Sarah Brightman brings the essence of the holiday season alive on stage

SarahBrightman-AChristmasSymphony-Credit-_Oliver-Sommers00062RX
Sarah Brightman
Oliver Sommers

When the holiday season rolled around last year, 2020 felt very different for obvious reasons. The pandemic halted most traditions and festivities that typically pepper each day towards the end of the year with joy. However, Sarah Brightman took the lull as an opportunity to do what she does best: Sing. The world-renowned Soprano took her love of the season and everything it brings and put it all into a concert for her first-ever live stream, ‘Sarah Brightman: A Christmas Symphony.’ That particular concert (which you can catch on PBS) however was just the start.

Brightman now is hitting the road around the country with her show, ‘A Christmas Symphony’ tour and the ‘Phantom of the Opera’ songstress will be hitting the stage this weekend (Dec. 4th) at Ocean Casino Resort in Atlantic City. During a time when everyone is reminiscing and coming together, Brightman is bringing her love of the season with some classic holiday songs, a slew of her old hits, and a lot more to the stage, and it all stemmed from that want for hope last year.

Brightman sat down to discuss more on what fans can expect for her Christmas Tour.

Why do a Christmas tour?

Last year when Britain suddenly started to really lock down before Christmas, I thought I’ve got to do something and try to be useful to myself and to others. I need to see what I can do to keep spirits up. So, I devised and put together a Christmas show for streaming—we managed to find a beautiful church where they allowed us to do it and we got permission with all the COVID [restrictions], and I was able to employ some musicians and lighting crew. I wanted it to be very beautiful, so whoever listened to it or watched it would have a really lovely time, and we had an amazing response to it. I knew when America and England started to open up again that it would be just fabulous to do a bigger show of what I had already streamed and make it a proper live show to go into the theaters. I knew it was the sort of thing that people would want to enjoy at this time. It’s the first time I’ve done a Christmas show, it’s got songs in it for everybody—non-christian as well, and it kind of pretty much covers everything. It’s ticked all the boxes and I think it’s going to be really beautiful.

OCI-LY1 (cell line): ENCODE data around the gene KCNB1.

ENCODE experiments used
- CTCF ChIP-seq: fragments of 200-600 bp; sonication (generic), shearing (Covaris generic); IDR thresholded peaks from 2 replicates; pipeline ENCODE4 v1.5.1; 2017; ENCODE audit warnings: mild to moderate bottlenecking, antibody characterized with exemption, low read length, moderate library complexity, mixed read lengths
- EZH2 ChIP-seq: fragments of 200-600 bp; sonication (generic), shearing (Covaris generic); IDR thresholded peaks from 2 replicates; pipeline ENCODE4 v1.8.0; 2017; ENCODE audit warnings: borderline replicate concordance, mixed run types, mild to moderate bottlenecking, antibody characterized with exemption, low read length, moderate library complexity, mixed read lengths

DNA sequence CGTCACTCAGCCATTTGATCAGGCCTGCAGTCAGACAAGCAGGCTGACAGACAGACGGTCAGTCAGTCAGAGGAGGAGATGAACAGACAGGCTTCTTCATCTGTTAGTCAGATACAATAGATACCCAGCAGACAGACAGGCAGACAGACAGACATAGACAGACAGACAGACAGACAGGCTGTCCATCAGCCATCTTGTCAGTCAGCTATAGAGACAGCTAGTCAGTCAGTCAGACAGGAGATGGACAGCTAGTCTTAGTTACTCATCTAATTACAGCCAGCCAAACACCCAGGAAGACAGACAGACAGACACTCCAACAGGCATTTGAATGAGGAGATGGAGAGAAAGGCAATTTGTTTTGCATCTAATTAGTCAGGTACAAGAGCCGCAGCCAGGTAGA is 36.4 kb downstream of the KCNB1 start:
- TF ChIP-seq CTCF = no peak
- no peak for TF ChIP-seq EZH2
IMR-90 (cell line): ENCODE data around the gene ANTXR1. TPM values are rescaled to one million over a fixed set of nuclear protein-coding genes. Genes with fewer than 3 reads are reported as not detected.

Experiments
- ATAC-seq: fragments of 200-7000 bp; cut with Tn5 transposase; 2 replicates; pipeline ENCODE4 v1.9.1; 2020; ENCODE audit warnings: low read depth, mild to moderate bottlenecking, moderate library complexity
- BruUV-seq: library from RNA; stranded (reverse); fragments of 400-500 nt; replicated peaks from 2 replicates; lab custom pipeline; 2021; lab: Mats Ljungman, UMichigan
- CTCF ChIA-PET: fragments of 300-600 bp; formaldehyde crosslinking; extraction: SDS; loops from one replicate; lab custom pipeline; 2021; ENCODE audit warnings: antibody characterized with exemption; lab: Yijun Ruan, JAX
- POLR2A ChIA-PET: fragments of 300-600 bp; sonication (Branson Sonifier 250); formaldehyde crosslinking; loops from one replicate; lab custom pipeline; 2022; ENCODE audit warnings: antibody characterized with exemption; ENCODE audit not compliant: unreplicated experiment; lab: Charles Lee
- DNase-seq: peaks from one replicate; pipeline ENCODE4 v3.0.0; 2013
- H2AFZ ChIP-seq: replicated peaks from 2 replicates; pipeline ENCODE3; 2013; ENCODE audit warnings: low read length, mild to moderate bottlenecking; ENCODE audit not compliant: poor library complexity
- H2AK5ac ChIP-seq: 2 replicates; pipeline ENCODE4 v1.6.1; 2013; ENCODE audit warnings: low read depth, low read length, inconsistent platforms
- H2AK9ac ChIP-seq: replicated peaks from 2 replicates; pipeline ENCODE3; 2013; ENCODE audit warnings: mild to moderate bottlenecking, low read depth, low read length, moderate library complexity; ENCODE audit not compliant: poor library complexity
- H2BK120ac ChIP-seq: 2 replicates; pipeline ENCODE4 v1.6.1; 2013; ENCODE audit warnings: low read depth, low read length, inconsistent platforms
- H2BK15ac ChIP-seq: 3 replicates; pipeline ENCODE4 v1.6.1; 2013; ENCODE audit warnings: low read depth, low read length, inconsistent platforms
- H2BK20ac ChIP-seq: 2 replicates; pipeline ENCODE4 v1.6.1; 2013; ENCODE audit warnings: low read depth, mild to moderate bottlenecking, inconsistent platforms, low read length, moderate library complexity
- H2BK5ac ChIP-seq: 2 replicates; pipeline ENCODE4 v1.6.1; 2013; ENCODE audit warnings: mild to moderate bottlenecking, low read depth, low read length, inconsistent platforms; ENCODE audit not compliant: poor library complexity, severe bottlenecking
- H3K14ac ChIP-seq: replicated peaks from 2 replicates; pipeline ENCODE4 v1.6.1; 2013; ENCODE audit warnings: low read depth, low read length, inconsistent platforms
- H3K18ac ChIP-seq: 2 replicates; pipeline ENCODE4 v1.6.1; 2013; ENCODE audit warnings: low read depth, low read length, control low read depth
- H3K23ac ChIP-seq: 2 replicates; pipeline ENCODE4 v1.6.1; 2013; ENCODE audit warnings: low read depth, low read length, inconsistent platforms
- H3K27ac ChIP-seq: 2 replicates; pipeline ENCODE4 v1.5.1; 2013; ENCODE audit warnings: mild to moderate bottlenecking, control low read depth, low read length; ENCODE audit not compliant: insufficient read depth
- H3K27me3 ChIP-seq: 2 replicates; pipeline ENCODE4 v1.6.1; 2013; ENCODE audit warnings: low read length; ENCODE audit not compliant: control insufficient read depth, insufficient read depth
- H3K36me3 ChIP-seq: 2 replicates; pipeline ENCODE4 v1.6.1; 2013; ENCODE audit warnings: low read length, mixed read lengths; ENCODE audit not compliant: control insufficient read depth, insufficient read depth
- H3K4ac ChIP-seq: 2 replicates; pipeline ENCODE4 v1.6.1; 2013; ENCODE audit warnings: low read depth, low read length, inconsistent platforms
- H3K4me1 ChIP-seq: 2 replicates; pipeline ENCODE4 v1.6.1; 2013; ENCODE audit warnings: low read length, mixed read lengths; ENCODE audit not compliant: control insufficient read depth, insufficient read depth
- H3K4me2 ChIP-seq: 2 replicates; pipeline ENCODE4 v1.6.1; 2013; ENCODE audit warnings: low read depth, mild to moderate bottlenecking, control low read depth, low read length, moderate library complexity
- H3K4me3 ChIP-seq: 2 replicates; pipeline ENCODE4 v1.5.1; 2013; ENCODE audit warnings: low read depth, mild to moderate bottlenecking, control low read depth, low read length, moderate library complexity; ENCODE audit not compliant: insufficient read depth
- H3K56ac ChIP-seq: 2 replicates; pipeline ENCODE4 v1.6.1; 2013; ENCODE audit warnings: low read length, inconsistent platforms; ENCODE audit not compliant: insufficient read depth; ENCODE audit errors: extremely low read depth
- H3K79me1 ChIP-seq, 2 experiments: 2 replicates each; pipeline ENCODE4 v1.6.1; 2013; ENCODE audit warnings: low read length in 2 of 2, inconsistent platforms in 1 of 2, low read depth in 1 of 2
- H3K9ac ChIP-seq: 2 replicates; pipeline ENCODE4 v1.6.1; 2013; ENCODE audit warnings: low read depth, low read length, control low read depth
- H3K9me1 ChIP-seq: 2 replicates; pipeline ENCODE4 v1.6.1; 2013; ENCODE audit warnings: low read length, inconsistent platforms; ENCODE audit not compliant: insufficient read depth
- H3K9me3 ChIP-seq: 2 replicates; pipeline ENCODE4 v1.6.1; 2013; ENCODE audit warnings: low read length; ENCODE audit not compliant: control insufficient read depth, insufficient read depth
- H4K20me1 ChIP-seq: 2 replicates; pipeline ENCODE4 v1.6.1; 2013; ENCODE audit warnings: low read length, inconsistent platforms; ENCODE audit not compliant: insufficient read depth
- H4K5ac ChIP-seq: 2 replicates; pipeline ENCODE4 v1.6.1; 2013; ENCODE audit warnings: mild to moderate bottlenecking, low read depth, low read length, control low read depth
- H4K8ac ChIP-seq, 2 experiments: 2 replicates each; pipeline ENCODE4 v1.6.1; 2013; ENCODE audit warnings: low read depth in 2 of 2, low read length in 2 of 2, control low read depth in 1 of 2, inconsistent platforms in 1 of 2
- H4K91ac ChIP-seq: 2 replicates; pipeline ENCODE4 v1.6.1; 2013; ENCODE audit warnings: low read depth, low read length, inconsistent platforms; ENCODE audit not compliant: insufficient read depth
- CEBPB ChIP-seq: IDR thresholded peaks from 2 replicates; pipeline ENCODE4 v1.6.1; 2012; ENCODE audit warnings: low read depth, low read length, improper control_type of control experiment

What are some of the stand-out songs to you from the show?

It’s a complete mixture. There are pieces from ‘Phantom’ for example which are very uplifting. I have some of the more religious pieces, with things like ‘Silent Night,’ ‘Jesu, Joy’s of a Man’s Desiring,’ which is beautiful and we’ve got a big choir [for it.] So, you’ve got all that wonderful Christmas spirit, but then I’ve got some pieces which are sort of at the other side of Christmas—people do have sometimes a difficult time through that. I’ve got a wonderful piece by Vince Gill, it’s a peak mixture in there for everyone really with lots of choir pieces and lots of ‘Nutcracker’ pieces that the orchestra is doing as well. I brought in a fabulous lighting designer for it and the set is very simple and effective. The lighting designer is creating all sorts of moods in the show that reflect our subliminal feelings that we have about Christmas, and there’s a huge amount of tradition in it as well.